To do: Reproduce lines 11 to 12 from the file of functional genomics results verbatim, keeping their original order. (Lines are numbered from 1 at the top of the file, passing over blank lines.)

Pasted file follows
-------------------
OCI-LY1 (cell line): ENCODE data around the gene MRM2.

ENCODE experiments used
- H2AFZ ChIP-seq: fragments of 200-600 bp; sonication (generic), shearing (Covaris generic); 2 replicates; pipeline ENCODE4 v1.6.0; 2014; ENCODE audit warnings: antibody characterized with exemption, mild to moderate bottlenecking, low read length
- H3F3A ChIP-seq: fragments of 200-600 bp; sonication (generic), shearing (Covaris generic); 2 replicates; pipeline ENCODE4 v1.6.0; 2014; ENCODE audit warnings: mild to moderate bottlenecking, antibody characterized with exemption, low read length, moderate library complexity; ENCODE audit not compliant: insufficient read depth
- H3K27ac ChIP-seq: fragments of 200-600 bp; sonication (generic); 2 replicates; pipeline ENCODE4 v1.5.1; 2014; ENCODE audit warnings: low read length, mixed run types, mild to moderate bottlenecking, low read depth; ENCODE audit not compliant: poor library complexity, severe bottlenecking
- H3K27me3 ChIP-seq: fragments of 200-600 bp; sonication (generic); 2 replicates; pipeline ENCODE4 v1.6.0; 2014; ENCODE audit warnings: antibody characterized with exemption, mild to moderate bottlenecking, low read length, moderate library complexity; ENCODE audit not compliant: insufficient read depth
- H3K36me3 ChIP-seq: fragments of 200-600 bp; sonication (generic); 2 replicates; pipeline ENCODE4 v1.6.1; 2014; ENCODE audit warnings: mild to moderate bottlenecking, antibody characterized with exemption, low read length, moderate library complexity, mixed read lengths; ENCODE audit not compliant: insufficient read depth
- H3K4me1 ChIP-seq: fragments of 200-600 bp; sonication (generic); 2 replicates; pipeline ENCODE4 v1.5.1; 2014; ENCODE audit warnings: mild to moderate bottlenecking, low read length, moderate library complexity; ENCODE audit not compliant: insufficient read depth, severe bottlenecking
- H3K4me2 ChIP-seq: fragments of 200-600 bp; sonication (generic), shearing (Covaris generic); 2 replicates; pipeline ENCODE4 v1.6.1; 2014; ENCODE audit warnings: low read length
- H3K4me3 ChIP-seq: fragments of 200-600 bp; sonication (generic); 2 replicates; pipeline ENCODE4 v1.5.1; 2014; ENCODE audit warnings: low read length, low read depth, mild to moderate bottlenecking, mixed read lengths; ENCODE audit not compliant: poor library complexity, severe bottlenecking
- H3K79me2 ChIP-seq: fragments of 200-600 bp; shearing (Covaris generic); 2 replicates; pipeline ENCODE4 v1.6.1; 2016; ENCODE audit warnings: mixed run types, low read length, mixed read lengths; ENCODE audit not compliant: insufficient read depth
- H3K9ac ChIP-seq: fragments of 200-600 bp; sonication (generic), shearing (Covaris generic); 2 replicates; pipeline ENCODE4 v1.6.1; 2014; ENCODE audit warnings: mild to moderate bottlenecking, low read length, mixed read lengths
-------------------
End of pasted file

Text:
- H3K79me2 ChIP-seq: fragments of 200-600 bp; shearing (Covaris generic); 2 replicates; pipeline ENCODE4 v1.6.1; 2016; ENCODE audit warnings: mixed run types, low read length, mixed read lengths; ENCODE audit not compliant: insufficient read depth
- H3K9ac ChIP-seq: fragments of 200-600 bp; sonication (generic), shearing (Covaris generic); 2 replicates; pipeline ENCODE4 v1.6.1; 2014; ENCODE audit warnings: mild to moderate bottlenecking, low read length, mixed read lengths